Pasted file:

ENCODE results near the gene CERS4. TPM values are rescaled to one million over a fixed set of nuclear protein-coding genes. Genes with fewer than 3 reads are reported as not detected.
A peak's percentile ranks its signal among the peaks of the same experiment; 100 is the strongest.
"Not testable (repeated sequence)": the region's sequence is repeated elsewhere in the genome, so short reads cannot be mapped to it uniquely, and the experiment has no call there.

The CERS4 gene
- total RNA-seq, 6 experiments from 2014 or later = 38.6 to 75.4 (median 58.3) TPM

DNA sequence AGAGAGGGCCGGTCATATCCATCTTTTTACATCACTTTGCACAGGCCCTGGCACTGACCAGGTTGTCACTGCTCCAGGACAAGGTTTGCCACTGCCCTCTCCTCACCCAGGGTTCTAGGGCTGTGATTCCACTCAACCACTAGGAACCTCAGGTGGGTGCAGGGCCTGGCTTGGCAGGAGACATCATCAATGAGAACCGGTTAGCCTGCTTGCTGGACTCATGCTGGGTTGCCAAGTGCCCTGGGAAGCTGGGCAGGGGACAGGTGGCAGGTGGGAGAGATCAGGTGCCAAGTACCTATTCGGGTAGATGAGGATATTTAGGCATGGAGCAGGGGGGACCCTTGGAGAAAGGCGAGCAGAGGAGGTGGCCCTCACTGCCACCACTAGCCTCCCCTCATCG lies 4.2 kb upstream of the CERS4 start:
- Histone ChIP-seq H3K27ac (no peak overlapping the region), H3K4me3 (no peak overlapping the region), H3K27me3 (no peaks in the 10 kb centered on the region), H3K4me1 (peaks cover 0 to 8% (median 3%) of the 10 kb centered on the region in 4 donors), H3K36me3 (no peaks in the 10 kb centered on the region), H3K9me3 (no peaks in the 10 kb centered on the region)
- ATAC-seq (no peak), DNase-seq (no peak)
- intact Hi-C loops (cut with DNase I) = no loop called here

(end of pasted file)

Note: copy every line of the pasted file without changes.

ENCODE results near the gene CERS4. TPM values are rescaled to one million over a fixed set of nuclear protein-coding genes. Genes with fewer than 3 reads are reported as not detected.
A peak's percentile ranks its signal among the peaks of the same experiment; 100 is the strongest.
"Not testable (repeated sequence)": the region's sequence is repeated elsewhere in the genome, so short reads cannot be mapped to it uniquely, and the experiment has no call there.

The CERS4 gene
- total RNA-seq, 6 experiments from 2014 or later = 38.6 to 75.4 (median 58.3) TPM

DNA sequence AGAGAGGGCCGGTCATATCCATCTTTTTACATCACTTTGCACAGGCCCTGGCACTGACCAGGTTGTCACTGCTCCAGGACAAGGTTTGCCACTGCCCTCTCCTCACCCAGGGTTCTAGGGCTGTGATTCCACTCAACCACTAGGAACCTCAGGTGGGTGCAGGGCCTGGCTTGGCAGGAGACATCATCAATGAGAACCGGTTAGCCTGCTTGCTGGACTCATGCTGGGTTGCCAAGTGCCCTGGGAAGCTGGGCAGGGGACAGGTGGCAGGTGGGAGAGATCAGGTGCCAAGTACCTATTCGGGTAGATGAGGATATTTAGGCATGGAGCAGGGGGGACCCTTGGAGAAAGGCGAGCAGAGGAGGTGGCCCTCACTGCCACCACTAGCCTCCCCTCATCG lies 4.2 kb upstream of the CERS4 start:
- Histone ChIP-seq H3K27ac (no peak overlapping the region), H3K4me3 (no peak overlapping the region), H3K27me3 (no peaks in the 10 kb centered on the region), H3K4me1 (peaks cover 0 to 8% (median 3%) of the 10 kb centered on the region in 4 donors), H3K36me3 (no peaks in the 10 kb centered on the region), H3K9me3 (no peaks in the 10 kb centered on the region)
- ATAC-seq (no peak), DNase-seq (no peak)
- intact Hi-C loops (cut with DNase I) = no loop called here